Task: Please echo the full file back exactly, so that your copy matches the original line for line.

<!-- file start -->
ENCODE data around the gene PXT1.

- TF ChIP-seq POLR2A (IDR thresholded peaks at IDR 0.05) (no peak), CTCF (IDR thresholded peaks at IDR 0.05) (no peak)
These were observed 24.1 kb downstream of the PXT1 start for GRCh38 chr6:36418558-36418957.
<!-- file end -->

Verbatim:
ENCODE data around the gene PXT1.

- TF ChIP-seq POLR2A (IDR thresholded peaks at IDR 0.05) (no peak), CTCF (IDR thresholded peaks at IDR 0.05) (no peak)
These were observed 24.1 kb downstream of the PXT1 start for GRCh38 chr6:36418558-36418957.